Representation Does Matter! Not only to draw players to the game but to address a lot of issues along the way. Video games don’t only teach techniques and ways to pass a certain level. While playing, we are introduced to life skills that can be applied in real life. I had the basic know-how to driving from my time playing Grand Theft Auto. Can someone be an expert in driving just by playing GTA? No, but it sure helps grasp an idea about driving. I know about Guns too; it’s just that I’ve never shot one in real life yet. Since video games usually are based on reality, they teach about ones’ culture, language, history, music and tales. I’ve also learnt history to some extent; history that has got nothing to do with mime and I can’t relate to. Imagine what it would mean if the historical narration was something I could relate to? I would at least have a timeline as to how events occured in the past. History as a subject would have been a lot more interesting and my high school teacher would have been proud of me; I swear. A game character can inspire and motivate a player. It’s these and many other reasons why representation matters. It’s tough to see one of the largest industries lacking inclusivity. SOMEONE needs to do SOMETHING about it, because IT MATTERS.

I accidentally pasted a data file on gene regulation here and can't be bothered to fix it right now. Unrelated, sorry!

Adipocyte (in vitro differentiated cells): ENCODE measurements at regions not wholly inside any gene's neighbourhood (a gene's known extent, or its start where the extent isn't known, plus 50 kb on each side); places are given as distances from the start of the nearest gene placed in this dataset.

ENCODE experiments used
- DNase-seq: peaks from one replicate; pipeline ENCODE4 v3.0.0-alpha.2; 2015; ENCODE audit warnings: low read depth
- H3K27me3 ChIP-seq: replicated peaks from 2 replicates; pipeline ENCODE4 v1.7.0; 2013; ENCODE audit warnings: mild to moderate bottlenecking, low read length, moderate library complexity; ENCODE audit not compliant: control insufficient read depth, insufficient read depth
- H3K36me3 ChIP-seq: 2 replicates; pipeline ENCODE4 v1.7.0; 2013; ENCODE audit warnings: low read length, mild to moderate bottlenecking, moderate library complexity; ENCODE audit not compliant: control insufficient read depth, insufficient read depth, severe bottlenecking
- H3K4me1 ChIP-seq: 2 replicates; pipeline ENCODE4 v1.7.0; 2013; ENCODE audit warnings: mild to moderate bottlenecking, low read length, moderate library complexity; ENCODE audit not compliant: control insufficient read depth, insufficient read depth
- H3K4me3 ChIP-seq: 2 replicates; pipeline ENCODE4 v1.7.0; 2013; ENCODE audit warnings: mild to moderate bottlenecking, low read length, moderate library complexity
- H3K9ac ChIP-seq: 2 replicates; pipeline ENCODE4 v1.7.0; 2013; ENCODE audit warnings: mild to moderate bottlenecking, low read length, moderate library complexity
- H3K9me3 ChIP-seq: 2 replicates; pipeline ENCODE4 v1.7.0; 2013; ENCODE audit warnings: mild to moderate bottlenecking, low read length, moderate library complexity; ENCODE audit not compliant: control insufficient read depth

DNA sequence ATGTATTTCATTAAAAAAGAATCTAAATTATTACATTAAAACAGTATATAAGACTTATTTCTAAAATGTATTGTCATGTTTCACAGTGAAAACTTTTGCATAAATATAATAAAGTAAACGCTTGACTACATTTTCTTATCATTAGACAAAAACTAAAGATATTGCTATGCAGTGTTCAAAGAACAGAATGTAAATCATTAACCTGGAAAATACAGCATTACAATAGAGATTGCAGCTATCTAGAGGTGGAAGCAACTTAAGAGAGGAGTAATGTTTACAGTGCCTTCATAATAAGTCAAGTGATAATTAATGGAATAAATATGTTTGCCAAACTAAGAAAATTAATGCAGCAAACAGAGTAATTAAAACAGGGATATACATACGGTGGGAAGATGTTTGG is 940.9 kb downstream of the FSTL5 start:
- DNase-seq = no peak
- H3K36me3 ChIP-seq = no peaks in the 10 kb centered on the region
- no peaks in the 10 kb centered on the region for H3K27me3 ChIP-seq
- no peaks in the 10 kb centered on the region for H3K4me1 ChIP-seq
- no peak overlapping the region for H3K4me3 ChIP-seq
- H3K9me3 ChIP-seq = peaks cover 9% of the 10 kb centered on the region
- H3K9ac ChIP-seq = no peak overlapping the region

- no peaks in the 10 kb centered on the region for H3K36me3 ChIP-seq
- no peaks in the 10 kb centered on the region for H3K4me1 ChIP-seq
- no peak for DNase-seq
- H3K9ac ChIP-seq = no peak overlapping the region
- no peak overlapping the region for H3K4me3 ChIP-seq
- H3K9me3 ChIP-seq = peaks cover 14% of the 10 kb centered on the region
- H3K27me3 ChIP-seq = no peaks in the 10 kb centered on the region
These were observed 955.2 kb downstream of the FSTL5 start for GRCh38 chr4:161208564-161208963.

There are a handful of companies here in Ethiopia working to make the gaming industry more inclusive. For instance, Qene Technologies — one of the pioneers in Ethiopian and African gaming — have developed an amazing Runner game, Kukulu, that features a chicken being chased by its owner with the game play not to get caught. It’s a common scenario to see a chicken running away from its owner in Ethiopia and seeing that in a game gave me chills, literal chills. I really enjoyed playing that game. Early in 2020, Qene Technologies also launched a digitized adaptation to the historic board game of Gebeta. Qene was able to make the traditional game easier to learn, practice, play and pass down to future generations. I’ve been kicking the computer’s a$$ lately.